A federal civil rights investigation of the Ferguson, Mo., police force has concluded that the department violated the Constitution with discriminatory policing practices against African Americans, according to a law enforcement official familiar with the report.
The investigation, the source says, concluded that blacks were disproportionately targeted by the police and the justice system, which has led to a lack of trust in police and courts and to few partnerships for public safety.
The federal probe was launched last September, as the community was still reeling from the case of Michael Brown, an 18-year-old unarmed black man who was shot and killed by Darren Wilson, a white police officer. The case led to days of violent protests; eventually, a grand jury declined to charge Wilson with a crime.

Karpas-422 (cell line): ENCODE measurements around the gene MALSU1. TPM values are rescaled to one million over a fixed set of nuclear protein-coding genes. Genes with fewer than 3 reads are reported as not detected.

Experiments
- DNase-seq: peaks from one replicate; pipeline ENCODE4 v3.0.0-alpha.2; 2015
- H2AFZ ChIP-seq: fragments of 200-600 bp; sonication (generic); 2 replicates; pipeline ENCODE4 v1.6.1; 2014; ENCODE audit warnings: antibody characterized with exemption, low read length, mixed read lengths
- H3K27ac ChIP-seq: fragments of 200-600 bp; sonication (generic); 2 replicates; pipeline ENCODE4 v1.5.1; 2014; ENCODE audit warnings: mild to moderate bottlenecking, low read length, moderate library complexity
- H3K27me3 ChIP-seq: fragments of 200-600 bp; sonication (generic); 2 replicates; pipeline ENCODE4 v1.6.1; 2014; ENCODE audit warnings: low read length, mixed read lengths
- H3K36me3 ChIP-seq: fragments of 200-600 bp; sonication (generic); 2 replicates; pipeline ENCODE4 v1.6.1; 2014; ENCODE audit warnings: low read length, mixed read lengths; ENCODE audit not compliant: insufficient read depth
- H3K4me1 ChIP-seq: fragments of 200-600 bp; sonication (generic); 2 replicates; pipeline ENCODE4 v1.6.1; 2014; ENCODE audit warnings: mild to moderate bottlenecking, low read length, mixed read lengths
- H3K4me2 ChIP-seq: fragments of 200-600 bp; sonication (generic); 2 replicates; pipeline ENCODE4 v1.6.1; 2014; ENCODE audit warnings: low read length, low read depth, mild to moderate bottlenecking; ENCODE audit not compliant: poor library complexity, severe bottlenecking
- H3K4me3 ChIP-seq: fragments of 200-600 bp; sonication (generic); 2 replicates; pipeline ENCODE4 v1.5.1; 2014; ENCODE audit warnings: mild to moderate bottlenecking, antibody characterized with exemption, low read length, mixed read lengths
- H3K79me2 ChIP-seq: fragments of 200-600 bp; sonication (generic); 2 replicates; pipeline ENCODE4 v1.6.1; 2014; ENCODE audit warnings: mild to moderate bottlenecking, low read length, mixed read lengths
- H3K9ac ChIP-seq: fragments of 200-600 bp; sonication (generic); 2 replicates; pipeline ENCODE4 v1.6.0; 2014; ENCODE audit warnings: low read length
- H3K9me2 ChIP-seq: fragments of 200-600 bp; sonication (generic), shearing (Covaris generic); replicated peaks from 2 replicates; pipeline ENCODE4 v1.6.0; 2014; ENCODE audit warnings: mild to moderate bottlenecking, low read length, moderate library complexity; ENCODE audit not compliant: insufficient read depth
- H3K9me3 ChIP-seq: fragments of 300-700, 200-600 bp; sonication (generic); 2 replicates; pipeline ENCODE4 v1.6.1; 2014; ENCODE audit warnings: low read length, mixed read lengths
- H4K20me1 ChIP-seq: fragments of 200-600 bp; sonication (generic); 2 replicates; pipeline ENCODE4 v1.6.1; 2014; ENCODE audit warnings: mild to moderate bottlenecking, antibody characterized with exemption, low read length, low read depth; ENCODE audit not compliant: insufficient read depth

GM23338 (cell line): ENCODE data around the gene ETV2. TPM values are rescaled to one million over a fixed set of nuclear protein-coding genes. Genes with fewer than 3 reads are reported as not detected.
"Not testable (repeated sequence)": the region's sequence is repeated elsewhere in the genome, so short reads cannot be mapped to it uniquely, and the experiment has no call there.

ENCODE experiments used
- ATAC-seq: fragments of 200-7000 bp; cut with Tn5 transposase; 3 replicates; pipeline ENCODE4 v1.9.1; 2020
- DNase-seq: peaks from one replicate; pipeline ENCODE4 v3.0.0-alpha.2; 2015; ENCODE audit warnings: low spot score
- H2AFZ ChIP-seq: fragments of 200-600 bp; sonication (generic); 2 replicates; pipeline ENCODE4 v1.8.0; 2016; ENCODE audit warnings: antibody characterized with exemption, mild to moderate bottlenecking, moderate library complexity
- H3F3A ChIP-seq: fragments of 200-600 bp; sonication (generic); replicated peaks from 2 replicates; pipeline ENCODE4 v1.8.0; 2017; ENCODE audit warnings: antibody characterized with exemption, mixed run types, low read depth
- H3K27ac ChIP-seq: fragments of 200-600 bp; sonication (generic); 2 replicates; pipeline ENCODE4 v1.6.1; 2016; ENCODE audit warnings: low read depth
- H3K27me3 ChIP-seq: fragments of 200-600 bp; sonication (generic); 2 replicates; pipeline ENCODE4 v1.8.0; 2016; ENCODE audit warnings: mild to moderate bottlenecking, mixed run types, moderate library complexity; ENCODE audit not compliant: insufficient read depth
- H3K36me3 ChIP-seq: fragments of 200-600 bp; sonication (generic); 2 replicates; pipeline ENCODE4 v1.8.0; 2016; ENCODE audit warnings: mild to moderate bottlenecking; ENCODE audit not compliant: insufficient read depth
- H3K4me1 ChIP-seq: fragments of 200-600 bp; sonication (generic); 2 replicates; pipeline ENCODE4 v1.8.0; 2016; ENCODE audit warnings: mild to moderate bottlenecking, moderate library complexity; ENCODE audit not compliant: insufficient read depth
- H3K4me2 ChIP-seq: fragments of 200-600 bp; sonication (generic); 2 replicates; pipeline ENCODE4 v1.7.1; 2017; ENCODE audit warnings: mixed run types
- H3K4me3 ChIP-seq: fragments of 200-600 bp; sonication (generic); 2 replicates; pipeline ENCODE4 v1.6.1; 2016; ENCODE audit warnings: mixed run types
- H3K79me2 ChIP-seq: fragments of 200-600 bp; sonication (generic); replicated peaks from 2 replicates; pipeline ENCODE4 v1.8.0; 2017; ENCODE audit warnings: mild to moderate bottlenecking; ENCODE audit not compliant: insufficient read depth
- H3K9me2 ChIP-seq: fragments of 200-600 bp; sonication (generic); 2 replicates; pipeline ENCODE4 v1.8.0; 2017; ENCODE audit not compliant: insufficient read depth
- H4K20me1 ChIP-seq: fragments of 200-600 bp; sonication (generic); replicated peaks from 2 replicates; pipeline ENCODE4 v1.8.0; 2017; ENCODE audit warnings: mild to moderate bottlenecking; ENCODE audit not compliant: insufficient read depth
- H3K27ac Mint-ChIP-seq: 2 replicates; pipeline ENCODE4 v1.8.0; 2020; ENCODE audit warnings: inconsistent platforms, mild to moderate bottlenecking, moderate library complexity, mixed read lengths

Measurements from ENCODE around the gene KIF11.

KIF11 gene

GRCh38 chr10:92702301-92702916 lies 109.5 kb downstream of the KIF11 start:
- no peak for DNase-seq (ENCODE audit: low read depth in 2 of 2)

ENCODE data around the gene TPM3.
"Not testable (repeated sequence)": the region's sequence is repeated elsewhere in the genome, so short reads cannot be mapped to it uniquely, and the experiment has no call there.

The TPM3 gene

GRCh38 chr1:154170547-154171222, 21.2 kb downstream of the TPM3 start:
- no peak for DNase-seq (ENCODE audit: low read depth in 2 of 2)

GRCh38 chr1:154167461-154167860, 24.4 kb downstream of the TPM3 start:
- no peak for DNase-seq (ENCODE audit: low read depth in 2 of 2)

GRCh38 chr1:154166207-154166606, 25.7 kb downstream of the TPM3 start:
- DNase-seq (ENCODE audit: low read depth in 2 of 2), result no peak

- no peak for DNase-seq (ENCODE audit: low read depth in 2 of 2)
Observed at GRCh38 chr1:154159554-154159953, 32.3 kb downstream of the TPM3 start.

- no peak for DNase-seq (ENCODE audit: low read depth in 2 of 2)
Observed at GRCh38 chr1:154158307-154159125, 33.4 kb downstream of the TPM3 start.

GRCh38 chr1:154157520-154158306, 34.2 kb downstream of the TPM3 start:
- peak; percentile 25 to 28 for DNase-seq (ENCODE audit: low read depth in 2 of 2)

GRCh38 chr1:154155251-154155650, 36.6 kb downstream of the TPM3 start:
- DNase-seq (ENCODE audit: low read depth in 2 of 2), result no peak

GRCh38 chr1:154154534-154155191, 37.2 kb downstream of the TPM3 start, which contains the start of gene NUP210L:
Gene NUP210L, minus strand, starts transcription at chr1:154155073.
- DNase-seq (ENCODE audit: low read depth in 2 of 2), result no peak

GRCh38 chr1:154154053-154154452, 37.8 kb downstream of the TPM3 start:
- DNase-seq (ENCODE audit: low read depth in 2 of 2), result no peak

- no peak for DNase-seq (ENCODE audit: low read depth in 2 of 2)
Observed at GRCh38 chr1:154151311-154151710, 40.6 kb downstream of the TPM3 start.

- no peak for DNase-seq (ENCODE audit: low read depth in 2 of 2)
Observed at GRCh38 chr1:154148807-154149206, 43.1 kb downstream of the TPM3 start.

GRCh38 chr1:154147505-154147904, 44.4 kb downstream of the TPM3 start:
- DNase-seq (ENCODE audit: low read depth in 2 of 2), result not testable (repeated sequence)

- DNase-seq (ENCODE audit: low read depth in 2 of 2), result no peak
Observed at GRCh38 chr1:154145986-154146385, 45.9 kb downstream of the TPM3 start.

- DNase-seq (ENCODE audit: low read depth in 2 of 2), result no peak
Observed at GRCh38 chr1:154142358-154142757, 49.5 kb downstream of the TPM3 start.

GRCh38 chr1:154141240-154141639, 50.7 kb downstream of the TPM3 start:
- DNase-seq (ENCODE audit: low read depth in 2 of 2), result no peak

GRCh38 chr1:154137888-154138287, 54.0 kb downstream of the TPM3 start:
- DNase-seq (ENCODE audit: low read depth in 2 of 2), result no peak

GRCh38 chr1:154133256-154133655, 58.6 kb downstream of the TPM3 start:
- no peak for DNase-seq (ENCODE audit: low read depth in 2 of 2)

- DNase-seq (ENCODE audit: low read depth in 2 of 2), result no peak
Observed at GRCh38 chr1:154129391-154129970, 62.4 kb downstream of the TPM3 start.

The full report will be released on Wednesday, but the source described two emails included in the report that were exchanged between police and local court employees.
One says Obama will not be president for long because "what black man holds a steady job for four years." Another says a black woman in New Orleans was admitted to a hospital to end her pregnancy and then got a check two weeks later from "Crime Stoppers."
As for data, the report found that blacks were disproportionately targeted by the police and the justice system.
Blacks make up 67 percent of the population in Ferguson. But they make up 85 percent of people subject to vehicle stops and 93 percent of those arrested. Blacks are twice as likely to be searched as whites, but less likely to have drugs or weapons.